I came across an article recently that argued against pro bono expectations for legal practitioners. Lawyers should not be obliged to “give back to the community” because, among other reasons, conscientious lawyers haven’t taken anything from it — no more so than hairdressers or mechanics, for instance.
The term “give something back to the community” probably has earned criticism — overuse has turned it into something of an empty catchphrase. So let’s think about it for a moment.
In our feature article this month about happiness in the legal profession, we list seven steps by which lawyers can achieve greater personal satisfaction. The seventh point includes the simple yet powerful prescription: “Be grateful.” Gratitude is the expression of humility. It’s the emotion generated when we recognize how immense is our good fortune and how little our contribution to it.
We were born in or immigrated to one of the finest countries in the world — a country whose medical, judicial, and educational institutions are lavish by comparison to what you’ll find on most of the planet. On top of that, we personally had sufficient resources — intellectual, financial and familial, few of them authored by us— to enter and graduate from law school. Just 0.03% of Canada’s population belongs to the legal profession; that tiny sliver is us.
And we’re lawyers. Despite what we may hear or even think in dark, cynical corners, the law is widely admired and its practitioners accorded a social status surpassed by very few. When was the last time you were ashamed to admit, at a party or other gathering, that you were a lawyer? We’re pretty proud of being lawyers, and we can hardly be blamed for that.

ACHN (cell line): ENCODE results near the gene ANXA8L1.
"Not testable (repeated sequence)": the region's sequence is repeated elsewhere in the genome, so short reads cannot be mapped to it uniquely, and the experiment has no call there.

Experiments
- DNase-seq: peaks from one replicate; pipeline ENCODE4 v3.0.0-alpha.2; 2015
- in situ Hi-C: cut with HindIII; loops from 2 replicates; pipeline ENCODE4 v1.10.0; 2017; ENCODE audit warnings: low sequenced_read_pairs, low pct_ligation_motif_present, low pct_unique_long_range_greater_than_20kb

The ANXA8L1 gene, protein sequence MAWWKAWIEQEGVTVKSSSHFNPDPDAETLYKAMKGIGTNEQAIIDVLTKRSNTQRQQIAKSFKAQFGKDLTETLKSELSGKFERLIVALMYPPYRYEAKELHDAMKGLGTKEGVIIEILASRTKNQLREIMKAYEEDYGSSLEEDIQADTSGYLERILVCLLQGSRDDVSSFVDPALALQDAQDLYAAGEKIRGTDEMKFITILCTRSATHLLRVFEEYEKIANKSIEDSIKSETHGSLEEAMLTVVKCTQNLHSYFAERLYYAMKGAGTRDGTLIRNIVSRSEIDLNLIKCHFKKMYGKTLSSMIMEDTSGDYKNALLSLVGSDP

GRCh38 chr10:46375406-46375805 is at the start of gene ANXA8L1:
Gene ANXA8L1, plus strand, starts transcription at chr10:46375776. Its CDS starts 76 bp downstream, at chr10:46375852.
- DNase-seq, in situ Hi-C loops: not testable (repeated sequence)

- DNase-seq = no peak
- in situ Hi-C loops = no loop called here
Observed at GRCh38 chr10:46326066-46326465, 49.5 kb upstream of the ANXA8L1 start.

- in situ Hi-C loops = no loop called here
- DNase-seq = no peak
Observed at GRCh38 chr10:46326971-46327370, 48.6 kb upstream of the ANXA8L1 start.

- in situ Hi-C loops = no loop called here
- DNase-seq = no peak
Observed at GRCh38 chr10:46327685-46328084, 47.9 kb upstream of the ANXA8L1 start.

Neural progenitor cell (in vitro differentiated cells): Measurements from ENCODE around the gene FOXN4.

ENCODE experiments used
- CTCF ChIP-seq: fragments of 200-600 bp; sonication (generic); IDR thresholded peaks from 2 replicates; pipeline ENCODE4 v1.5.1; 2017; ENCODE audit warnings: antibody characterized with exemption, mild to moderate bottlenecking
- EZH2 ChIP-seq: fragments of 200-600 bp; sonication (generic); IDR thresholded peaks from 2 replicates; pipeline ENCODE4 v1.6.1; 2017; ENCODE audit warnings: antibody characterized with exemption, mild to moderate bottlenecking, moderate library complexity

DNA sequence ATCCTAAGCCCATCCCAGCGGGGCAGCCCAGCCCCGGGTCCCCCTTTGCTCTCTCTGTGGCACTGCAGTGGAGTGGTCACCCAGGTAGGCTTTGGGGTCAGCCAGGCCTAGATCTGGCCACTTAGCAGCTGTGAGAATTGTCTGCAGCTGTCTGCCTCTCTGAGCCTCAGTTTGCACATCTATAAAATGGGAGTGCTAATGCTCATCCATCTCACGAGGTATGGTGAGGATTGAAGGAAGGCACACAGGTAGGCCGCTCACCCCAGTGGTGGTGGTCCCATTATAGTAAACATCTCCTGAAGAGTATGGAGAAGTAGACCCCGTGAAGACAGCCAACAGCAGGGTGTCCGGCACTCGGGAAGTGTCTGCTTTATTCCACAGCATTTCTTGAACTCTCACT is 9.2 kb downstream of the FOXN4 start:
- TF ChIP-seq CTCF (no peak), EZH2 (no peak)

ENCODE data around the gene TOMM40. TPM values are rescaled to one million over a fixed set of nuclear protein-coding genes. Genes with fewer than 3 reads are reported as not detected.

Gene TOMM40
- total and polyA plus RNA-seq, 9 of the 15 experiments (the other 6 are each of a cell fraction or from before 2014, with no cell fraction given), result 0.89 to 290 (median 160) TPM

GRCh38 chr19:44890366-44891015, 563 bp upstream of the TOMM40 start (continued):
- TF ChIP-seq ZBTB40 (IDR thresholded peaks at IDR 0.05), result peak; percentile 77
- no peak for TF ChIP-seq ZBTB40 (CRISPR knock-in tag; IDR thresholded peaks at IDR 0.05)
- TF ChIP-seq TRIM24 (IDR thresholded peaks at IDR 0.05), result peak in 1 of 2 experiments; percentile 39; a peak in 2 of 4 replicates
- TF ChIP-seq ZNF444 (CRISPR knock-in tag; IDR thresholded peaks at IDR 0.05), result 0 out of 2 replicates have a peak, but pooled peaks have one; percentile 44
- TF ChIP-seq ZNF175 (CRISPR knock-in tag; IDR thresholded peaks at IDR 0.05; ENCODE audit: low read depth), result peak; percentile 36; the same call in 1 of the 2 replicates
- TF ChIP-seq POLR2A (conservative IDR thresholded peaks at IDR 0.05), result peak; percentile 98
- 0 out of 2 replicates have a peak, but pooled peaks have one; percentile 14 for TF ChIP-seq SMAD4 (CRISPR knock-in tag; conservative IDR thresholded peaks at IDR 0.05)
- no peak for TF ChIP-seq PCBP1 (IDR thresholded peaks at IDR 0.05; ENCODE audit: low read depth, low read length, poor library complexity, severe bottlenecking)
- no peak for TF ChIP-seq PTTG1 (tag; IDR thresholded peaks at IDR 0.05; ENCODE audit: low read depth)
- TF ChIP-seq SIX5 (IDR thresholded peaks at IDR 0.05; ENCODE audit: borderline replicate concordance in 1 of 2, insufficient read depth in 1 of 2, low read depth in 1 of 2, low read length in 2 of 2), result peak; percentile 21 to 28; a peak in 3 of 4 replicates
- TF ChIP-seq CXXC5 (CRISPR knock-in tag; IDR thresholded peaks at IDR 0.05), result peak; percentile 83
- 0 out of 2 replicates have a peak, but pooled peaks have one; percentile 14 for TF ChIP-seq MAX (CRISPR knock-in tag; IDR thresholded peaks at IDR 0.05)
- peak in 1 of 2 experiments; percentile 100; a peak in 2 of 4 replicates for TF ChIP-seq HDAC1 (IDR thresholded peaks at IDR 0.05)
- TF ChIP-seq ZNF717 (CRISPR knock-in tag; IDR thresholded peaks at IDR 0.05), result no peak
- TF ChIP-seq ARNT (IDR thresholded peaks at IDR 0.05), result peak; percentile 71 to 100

But it would be blameworthy if we were to grandly accept the mantle of lawyer as some kind of birthright — if we mistook our good fortune for anything more than an inheritance of grace. It’s the recognition of how lucky we are that drives the best of us to share the gifts we’ve received with those less fortunate. We’re not “giving back to the community” — we’re giving away freely that which was given freely to us.
That’s why lawyers who give of themselves — of their talent and time — are some of the happiest and most satisfied people I know. Like everyone else who donates what they have, they realize how rich they are and are compelled to enrich others — and find themselves enriched in return beyond their expectations.
This post originally appeared as the editorial in the April/May 2005 issue of National magazine.